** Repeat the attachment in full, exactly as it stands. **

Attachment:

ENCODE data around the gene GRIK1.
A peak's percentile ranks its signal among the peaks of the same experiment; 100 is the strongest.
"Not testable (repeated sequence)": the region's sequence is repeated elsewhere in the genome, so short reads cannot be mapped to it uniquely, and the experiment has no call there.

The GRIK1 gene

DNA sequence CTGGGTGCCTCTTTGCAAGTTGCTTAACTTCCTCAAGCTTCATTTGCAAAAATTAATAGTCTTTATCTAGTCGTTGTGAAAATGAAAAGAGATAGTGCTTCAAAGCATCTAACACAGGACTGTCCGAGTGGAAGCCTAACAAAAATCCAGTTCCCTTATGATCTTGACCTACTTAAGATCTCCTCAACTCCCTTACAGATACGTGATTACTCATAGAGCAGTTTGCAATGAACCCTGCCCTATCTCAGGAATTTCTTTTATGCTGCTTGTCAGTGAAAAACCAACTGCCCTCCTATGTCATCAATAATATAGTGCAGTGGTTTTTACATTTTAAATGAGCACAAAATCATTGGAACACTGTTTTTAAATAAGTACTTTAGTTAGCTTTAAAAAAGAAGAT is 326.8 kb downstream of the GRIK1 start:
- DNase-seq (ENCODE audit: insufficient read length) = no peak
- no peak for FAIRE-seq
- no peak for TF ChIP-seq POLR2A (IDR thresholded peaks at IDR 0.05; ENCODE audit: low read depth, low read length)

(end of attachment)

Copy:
ENCODE data around the gene GRIK1.
A peak's percentile ranks its signal among the peaks of the same experiment; 100 is the strongest.
"Not testable (repeated sequence)": the region's sequence is repeated elsewhere in the genome, so short reads cannot be mapped to it uniquely, and the experiment has no call there.

The GRIK1 gene

DNA sequence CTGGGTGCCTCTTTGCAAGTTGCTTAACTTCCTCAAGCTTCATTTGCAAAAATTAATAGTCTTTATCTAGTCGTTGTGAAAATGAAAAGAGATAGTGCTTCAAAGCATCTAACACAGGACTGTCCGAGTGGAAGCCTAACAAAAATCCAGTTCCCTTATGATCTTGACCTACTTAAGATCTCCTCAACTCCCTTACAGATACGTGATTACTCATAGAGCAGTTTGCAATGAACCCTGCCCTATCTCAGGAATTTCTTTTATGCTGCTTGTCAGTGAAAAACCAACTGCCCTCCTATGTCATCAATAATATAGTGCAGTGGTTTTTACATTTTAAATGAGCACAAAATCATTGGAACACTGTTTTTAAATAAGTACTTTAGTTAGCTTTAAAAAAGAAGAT is 326.8 kb downstream of the GRIK1 start:
- DNase-seq (ENCODE audit: insufficient read length) = no peak
- no peak for FAIRE-seq
- no peak for TF ChIP-seq POLR2A (IDR thresholded peaks at IDR 0.05; ENCODE audit: low read depth, low read length)